Off the grid events at Hot Modernism at SLQ

State Library of Queensland today launches their major exhibition Hot Modernism: building modern Queensland 1945–75 which will run until 12 October 2014.

Hot Modernism is the outcome of an important partnership between State Library and The University of Queensland along with support from the Australia Research Council Linkage Project funding.

State Librarian Janette Wright said the exhibition provided an opportunity to celebrate and reflect upon our state’s colourful history and its enduring vision for Queensland living.

“Prior to World War Two, Queensland architecture had a strong regional identity, influenced by climate, colonial background and frugality. After the war, people began to embrace a new optimism which led to changes in lifestyle and in turn new architecture.

“Informed by modernist principles, a greater connection to the world, and a desire for a new way of living, architects re-evaluated the idea of sub-tropical and tropical living. It was an exciting period, and a time that can be best described as ‘hot’ — hot in design, hot in colour, and hot in debate.”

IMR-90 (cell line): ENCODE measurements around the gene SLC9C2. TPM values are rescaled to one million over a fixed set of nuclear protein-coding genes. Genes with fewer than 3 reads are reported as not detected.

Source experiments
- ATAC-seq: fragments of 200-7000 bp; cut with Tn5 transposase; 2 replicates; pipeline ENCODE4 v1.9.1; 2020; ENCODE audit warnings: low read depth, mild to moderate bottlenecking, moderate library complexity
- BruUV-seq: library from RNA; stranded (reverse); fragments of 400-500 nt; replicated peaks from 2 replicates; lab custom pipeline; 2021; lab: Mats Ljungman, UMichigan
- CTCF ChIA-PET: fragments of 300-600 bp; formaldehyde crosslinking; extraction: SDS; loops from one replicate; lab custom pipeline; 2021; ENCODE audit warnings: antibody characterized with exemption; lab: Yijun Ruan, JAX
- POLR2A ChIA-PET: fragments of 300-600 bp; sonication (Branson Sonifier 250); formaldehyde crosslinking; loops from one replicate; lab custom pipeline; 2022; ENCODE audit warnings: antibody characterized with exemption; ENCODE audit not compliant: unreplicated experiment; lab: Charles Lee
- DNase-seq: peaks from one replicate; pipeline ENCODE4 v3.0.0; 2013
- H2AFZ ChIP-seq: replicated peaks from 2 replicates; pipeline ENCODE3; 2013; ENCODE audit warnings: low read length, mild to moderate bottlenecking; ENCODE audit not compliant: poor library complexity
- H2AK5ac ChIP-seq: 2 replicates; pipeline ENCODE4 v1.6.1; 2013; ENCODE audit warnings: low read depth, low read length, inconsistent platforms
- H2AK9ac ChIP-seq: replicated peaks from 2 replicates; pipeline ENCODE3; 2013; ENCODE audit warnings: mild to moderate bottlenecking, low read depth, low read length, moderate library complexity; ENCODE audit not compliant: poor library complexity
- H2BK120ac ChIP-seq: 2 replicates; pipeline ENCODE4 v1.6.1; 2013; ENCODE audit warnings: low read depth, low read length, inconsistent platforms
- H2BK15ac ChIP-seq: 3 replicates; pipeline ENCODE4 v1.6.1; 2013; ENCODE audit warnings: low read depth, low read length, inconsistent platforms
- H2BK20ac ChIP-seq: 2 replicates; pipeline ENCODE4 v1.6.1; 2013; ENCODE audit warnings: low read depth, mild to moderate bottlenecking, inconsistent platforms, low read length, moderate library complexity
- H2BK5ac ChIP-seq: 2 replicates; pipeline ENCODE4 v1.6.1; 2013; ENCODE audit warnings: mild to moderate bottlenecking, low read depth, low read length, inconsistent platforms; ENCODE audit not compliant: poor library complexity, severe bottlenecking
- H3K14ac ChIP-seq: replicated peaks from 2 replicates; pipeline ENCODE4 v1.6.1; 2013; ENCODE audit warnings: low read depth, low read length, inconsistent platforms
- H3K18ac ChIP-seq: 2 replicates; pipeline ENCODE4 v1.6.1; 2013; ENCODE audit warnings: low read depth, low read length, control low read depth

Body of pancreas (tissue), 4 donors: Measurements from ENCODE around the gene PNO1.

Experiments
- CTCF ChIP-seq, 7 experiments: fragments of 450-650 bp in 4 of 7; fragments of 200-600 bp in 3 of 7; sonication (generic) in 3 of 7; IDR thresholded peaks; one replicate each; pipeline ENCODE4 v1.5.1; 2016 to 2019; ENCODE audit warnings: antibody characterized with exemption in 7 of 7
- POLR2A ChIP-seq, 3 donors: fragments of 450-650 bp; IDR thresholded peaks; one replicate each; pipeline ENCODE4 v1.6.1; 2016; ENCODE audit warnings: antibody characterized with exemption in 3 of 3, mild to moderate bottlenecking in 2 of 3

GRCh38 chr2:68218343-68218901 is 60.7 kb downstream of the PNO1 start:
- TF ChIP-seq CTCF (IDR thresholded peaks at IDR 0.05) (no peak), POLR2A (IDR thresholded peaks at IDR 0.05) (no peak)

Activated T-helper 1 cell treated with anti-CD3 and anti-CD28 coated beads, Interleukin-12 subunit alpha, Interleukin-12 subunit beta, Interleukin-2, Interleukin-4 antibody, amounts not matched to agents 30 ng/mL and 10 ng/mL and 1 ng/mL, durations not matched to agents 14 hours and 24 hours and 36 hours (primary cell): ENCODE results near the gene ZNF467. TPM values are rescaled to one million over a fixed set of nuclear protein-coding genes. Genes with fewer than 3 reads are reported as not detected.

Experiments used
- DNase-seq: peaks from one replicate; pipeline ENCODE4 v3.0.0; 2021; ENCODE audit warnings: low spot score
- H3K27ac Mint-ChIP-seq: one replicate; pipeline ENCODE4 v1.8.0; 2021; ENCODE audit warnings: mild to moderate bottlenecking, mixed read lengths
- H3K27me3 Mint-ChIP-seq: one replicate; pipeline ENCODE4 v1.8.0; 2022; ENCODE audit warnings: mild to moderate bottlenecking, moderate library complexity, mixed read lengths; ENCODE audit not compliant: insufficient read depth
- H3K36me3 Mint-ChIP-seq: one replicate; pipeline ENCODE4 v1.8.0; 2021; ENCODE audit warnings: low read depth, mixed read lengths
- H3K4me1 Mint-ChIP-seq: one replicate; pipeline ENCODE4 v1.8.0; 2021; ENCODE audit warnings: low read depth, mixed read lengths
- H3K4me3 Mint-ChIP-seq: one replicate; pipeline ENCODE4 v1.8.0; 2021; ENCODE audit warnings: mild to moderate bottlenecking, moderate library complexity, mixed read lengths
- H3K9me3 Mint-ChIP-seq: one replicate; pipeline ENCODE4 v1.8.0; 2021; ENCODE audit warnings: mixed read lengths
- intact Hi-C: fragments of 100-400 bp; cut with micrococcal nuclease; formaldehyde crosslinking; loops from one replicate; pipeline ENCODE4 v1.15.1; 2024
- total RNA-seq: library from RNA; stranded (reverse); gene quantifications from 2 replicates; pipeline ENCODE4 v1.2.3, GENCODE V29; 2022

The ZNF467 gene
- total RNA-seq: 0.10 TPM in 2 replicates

Visitors to the Hot Modernism exhibition will be able to walk through a full-scale re-creation of a 1957 house, take a seat in a 1960s living room and examine 3D architectural models, original drawings and historical photographs from the time.

Hot Modernism also has a number of engaging and interactive events that explore and showcase the changing face of the Queensland landscape and Queensland’s changing lifestyle.

Off-the-grid events, held on Friday nights on site at State Library, can best be described as a social soiree meets design studio, meets think tank, and will challenge you to get hands on and build your own future city vision using recycled materials courtesy of Reverse Garbage.

Saturday 18 August sees a special event in the unique setting of the mid-century modernist Eisenmenger House in suburban Brisbane, with comedian Tim Ross presenting his stand-up show Man About the House, where design, comedy and music collide.

More than just an architecture exhibition, Hot Modernism reveals the stories of the people who created, worked and lived in the buildings of this period, stories that contribute to the greater patchwork that makes up the tale of Queensland.

State Library plays a leading role in ensuring Queensland’s memory is collected today, for tomorrow. State Library, through the John Oxley Library, is a key custodian of Queensland architectural resources and is committed to maintaining a record of the state’s built heritage now and into the future.

For full program details, visit

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